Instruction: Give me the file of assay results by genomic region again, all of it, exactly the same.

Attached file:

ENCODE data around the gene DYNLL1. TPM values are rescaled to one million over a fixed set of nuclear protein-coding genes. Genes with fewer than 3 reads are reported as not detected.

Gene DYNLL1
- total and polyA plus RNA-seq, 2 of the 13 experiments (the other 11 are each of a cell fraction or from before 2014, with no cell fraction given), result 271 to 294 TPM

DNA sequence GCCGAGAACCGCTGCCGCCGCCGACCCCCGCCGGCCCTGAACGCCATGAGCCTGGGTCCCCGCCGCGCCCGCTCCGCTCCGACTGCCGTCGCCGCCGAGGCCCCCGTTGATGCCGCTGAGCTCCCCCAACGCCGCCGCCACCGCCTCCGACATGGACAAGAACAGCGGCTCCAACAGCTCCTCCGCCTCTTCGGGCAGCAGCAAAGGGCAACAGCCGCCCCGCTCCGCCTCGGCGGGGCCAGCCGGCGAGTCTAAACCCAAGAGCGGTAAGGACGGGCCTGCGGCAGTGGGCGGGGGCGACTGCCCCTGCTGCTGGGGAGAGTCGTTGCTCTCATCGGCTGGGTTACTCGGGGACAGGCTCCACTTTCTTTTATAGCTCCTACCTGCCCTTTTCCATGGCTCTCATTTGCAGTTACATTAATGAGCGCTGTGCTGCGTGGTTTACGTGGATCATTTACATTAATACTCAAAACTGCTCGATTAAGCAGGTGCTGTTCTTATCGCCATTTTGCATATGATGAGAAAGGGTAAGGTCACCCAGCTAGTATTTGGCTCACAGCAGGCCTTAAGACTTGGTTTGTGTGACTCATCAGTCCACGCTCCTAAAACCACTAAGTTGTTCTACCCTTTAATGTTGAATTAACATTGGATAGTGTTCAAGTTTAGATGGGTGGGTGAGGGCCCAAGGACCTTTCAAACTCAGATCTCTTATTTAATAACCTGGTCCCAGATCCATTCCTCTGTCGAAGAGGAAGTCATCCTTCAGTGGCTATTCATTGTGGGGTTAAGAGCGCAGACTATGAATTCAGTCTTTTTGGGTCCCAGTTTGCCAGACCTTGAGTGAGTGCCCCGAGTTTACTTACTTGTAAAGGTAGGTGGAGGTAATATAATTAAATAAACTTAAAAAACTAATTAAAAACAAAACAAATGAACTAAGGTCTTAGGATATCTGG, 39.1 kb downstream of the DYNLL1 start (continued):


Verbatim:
ENCODE data around the gene DYNLL1. TPM values are rescaled to one million over a fixed set of nuclear protein-coding genes. Genes with fewer than 3 reads are reported as not detected.

Gene DYNLL1
- total and polyA plus RNA-seq, 2 of the 13 experiments (the other 11 are each of a cell fraction or from before 2014, with no cell fraction given), result 271 to 294 TPM

DNA sequence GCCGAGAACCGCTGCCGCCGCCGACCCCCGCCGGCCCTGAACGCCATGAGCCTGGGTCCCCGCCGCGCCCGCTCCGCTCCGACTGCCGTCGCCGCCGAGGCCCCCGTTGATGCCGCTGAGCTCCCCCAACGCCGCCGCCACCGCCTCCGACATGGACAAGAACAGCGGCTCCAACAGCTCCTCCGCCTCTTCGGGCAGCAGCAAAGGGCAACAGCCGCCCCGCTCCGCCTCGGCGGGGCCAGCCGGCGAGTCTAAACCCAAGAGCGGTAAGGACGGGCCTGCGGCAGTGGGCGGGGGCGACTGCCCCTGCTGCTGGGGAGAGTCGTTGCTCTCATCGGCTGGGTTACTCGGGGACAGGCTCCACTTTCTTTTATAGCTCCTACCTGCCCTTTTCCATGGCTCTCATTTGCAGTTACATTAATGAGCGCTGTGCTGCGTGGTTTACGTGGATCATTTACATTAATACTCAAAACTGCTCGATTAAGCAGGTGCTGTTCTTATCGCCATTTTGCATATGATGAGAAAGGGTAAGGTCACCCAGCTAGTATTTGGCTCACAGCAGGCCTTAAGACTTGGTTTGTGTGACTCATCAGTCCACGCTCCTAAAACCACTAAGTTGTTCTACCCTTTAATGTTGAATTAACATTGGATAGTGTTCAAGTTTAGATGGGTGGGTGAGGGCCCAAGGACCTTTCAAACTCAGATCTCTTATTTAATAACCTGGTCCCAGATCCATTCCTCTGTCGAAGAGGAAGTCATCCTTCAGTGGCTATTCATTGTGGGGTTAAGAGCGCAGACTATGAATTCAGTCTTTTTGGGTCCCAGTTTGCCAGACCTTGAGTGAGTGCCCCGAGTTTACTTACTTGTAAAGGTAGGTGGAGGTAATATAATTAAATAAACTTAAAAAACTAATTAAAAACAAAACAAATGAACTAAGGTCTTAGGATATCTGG, 39.1 kb downstream of the DYNLL1 start (continued):